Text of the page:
- Associated Press - Thursday, November 6, 2014

PROVO, Utah (AP) - An immigrant in Utah asked the state Supreme Court on Thursday to clear his record of a marijuana possession charge that was dismissed but could still get him deported.

A lawyer for Sergio Meza said the 23-year-old did everything he was told after he was arrested with less than an ounce of marijuana. But three years later, Meza still found himself barred from applying for a green card that would give him permanent residency in the U.S.

The case exposes a complication affecting thousands of immigrants in Utah, said attorney Aaron Tarin. If it’s fixed, “many immigrants in Utah will be much, much better off,” he said.

Utah courts have a system for dismissing minor charges against low-level offenders if they complete certain requirements, but those charges still exist and can come up during federal immigration proceedings. State law allows more serious convictions to be expunged, but it doesn’t have a mechanism for clearing cases that are dismissed.

The Utah Supreme Court heard arguments in the case Thursday.



“It troubles me greatly, the notion that you could have a constitutional violation, or at least the allegation of one, and have absolutely no ability to get those before a court,” said Justice Christine Durham.

Lance Bastian, of the Utah County attorney’s office, acknowledged there should be a path to have charges like those against Meza expunged, but he said the state’s post-conviction relief law doesn’t provide it.

The Legislature may be the best place to sort out the issue, Bastian said.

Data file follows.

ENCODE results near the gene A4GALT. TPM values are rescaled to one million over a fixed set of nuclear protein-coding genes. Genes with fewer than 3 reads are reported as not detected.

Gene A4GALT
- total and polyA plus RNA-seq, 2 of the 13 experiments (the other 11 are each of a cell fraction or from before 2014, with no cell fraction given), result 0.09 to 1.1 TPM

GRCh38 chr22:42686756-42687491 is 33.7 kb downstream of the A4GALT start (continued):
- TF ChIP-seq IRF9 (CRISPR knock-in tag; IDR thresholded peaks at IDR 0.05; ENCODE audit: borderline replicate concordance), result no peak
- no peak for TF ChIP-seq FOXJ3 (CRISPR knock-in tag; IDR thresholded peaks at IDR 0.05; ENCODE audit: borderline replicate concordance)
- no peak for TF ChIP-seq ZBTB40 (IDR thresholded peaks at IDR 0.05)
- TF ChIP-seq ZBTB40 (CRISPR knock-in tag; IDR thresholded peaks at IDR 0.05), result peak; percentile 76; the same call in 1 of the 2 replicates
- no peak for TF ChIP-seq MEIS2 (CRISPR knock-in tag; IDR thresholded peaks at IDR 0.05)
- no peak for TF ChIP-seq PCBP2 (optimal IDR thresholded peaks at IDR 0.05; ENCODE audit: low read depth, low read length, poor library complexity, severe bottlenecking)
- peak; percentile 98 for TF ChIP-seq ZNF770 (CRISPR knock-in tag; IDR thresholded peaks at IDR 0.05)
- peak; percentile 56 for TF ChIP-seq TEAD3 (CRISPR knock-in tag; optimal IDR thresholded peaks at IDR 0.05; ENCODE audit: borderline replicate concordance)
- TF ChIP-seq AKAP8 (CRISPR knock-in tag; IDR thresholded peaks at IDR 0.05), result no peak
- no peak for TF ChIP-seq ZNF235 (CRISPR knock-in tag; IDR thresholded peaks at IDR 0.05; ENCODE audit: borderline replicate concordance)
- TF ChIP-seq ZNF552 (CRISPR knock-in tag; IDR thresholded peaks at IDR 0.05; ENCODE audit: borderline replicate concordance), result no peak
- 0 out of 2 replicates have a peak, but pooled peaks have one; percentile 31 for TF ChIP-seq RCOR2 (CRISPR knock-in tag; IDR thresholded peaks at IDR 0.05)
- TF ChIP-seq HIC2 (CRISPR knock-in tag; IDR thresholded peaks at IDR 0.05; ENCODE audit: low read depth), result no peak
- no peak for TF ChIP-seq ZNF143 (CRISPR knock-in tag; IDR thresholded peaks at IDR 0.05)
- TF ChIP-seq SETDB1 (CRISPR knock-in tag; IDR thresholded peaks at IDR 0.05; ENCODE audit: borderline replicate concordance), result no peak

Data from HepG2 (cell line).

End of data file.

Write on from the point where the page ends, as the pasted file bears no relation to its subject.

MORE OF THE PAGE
“Immigrants don’t have time for that,” Tarin said. “You can be deported in 10 days.”

Meza was brought to the United States by his parents when he was 1 year old, Tarin said. When he was arrested in 2010, his defense attorney said entering a no-contest plea wouldn’t affect his immigration status. The case was dismissed after Meza paid a $1,000 fine and stayed out of trouble for the next year, according to court records.

But when Meza married a U.S. citizen and applied for a green card, he was told the charge makes him ineligible. Meza is in a deferred action program for immigrants brought to the U.S. illegally as minors, which keeps him from being deported, but Tarin said the threat is still hanging over his head.

Tarin is asking for a statement from a judge that would clear Meza’s record because his attorney didn’t tell him the case could affect his immigration status.

The Utah Supreme Court took the case under advisement Thursday; no immediate deadline was set for the justices to rule.

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